NASA selects Purdue to develop smart and resilient deep space habitats
Purdue Civil Engineering leads $15M effort to establish humans on the moon and Mars
Purdue researchers say that underground lava tubes are one of the most likely options for establishing settlements on the moon. Lava tubes would shield inhabitants from radiation, temperature fluctuation and meteorite impacts.
The launchpad for humanity's next giant leap will very likely start at Purdue University.
Since well before Neil Armstrong made his — and humanity's — first step on the moon, a dream for many (and the basis for countless works of science fiction) has been to establish permanent settlements in space. And now, led by a research team from the Lyles School of Civil Engineering, humanity is closer to making that dream a reality.
In the spring, NASA selected Purdue's Resilient ExtraTerrestrial Habitats Institute (RETHi) as one of its two multidisciplinary, university-led Space Technology Research Institutes (STRIs) charged with developing technologies critical to establishing a sustainable human presence on the moon and Mars. The grant is for $15 million over a five-year period.
The RETHi team will conduct research needed to develop resilient deep-space habitats that can adapt, absorb and rapidly recover from expected and unexpected disruptions. RETHi will leverage Purdue's world-class expertise in civil infrastructure responsive to catastrophic natural hazards and merge it with expertise from leaders in the fields of autonomous robotics, smart buildings, hybrid simulation, transformable architecture, and diagnostics and prognostics for intelligent structural-health management.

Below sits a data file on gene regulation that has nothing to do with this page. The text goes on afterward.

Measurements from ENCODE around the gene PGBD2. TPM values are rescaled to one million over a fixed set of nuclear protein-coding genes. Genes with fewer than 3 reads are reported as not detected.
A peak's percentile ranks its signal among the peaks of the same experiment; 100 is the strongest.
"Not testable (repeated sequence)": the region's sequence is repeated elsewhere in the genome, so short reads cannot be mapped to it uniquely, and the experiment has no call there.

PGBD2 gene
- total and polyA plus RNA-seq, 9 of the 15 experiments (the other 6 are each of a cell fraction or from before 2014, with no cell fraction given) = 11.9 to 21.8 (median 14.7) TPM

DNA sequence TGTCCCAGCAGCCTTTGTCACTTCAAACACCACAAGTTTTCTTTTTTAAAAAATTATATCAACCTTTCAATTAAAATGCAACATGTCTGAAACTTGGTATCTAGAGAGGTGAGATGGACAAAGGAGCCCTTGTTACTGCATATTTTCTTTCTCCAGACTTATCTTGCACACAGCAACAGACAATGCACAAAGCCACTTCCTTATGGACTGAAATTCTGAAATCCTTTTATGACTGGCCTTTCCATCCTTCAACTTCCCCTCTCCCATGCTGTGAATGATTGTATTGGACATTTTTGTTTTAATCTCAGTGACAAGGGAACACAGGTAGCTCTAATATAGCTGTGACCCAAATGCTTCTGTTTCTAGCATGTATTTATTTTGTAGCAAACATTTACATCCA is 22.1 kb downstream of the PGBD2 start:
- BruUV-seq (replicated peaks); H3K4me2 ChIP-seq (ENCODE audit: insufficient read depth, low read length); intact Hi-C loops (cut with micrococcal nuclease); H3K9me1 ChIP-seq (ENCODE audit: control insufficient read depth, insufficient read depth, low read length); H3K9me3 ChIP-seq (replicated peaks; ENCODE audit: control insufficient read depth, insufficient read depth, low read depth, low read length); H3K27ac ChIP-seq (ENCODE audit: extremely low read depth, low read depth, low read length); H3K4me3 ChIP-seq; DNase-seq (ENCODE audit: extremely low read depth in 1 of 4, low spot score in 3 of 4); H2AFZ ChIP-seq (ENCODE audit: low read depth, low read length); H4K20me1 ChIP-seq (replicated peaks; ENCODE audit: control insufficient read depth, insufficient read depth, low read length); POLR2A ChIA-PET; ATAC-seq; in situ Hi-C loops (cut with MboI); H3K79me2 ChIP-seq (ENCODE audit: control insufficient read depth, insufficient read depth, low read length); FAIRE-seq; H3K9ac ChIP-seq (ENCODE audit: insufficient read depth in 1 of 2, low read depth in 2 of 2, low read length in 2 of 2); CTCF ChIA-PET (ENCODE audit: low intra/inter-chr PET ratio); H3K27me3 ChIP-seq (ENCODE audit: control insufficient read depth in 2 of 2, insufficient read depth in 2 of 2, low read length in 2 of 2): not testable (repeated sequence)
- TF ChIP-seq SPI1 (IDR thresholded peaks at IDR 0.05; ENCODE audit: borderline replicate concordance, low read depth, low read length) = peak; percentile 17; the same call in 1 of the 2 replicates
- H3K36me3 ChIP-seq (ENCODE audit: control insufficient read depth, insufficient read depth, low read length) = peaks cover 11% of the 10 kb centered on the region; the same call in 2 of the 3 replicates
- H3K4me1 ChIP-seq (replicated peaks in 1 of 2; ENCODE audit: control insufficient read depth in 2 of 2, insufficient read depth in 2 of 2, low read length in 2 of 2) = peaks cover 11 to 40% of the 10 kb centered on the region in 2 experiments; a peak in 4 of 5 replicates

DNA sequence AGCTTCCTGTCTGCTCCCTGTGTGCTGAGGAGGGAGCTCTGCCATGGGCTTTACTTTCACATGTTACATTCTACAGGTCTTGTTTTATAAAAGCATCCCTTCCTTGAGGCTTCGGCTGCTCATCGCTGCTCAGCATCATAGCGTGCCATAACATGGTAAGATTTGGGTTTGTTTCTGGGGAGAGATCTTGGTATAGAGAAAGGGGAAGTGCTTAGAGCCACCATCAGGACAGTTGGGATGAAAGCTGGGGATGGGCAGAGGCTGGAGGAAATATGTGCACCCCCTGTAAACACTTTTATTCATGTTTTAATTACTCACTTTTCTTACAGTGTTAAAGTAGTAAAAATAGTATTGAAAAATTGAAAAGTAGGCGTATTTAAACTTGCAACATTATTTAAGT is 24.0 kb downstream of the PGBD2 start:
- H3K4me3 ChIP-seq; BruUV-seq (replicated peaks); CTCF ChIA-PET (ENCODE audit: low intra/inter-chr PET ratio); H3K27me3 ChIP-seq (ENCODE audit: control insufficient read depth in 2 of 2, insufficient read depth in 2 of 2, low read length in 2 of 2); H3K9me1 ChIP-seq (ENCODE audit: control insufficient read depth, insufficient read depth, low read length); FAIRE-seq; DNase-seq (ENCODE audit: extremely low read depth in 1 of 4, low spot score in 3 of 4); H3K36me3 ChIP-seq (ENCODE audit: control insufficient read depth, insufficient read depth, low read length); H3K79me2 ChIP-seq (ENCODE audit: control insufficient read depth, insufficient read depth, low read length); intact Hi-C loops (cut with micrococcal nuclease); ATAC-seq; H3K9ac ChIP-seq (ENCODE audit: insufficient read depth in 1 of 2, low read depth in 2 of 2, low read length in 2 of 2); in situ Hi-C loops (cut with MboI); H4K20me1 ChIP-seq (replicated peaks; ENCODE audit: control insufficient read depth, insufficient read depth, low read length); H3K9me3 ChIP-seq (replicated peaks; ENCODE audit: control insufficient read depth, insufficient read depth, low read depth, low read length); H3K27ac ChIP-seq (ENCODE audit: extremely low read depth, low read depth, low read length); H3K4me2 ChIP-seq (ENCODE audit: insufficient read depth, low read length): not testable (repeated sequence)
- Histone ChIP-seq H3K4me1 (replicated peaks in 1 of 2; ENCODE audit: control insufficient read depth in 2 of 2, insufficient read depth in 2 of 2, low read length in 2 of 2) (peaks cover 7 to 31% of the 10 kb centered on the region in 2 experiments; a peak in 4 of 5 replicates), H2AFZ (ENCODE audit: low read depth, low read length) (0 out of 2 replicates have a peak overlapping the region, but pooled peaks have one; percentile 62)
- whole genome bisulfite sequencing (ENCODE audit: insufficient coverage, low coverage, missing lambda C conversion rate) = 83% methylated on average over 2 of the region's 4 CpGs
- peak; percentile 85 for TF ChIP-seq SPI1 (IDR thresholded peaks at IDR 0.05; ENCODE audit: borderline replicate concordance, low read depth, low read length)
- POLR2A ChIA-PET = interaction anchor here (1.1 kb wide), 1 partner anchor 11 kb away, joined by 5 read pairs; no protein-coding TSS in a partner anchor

The project is led by principal investigator Shirley J. Dyke, professor of mechanical engineering and civil engineering, and she is joined, within civil engineering, by professors Antonio Bobet, Mohammad Jahanshahi and Julio Ramirez. The multidisciplinary partnership includes additional researchers from Purdue, the University of Connecticut, Harvard University and the University of Texas at San Antonio.
"Partnering with universities lets us tap into new expertise, foster innovative ideas, as well as expand the research and development talent base for both aerospace and broader applications," says Jim Reuter, acting associate administrator of NASA's Space Technology Mission Directorate. "We're excited to work with these two new STRIs to develop smart habitat technologies for exploratory missions on the moon and Mars."
Dyke says the team's research over the next five years has three thrusts: building resilience into "Smarthabs," using sensors and data to monitor and manage the health of the habitat, and providing robots with the ability to handle automated repair and maintenance.
"Our focus is on developing smart deep-space habitats that are self-aware," Dyke says. "The idea is to establish the knowhow to build smart habitats that can monitor what's happening, respond, and take corrective actions — whether that is through humans, robots or automation."